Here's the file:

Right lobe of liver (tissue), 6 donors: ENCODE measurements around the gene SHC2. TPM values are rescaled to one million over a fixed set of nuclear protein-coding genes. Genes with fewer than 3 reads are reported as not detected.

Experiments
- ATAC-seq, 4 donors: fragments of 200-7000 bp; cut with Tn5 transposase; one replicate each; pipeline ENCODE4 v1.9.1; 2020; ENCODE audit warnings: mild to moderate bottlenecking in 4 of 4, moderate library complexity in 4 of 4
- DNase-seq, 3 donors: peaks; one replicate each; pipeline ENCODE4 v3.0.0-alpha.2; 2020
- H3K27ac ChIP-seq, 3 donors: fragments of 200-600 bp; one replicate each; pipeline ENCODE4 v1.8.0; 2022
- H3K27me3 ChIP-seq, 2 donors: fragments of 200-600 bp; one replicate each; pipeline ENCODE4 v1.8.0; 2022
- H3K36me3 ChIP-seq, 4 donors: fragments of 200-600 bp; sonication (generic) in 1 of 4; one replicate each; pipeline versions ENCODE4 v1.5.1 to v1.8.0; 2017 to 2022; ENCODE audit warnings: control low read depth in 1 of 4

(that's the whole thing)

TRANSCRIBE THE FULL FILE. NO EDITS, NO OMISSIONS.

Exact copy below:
Right lobe of liver (tissue), 6 donors: ENCODE measurements around the gene SHC2. TPM values are rescaled to one million over a fixed set of nuclear protein-coding genes. Genes with fewer than 3 reads are reported as not detected.

Experiments
- ATAC-seq, 4 donors: fragments of 200-7000 bp; cut with Tn5 transposase; one replicate each; pipeline ENCODE4 v1.9.1; 2020; ENCODE audit warnings: mild to moderate bottlenecking in 4 of 4, moderate library complexity in 4 of 4
- DNase-seq, 3 donors: peaks; one replicate each; pipeline ENCODE4 v3.0.0-alpha.2; 2020
- H3K27ac ChIP-seq, 3 donors: fragments of 200-600 bp; one replicate each; pipeline ENCODE4 v1.8.0; 2022
- H3K27me3 ChIP-seq, 2 donors: fragments of 200-600 bp; one replicate each; pipeline ENCODE4 v1.8.0; 2022
- H3K36me3 ChIP-seq, 4 donors: fragments of 200-600 bp; sonication (generic) in 1 of 4; one replicate each; pipeline versions ENCODE4 v1.5.1 to v1.8.0; 2017 to 2022; ENCODE audit warnings: control low read depth in 1 of 4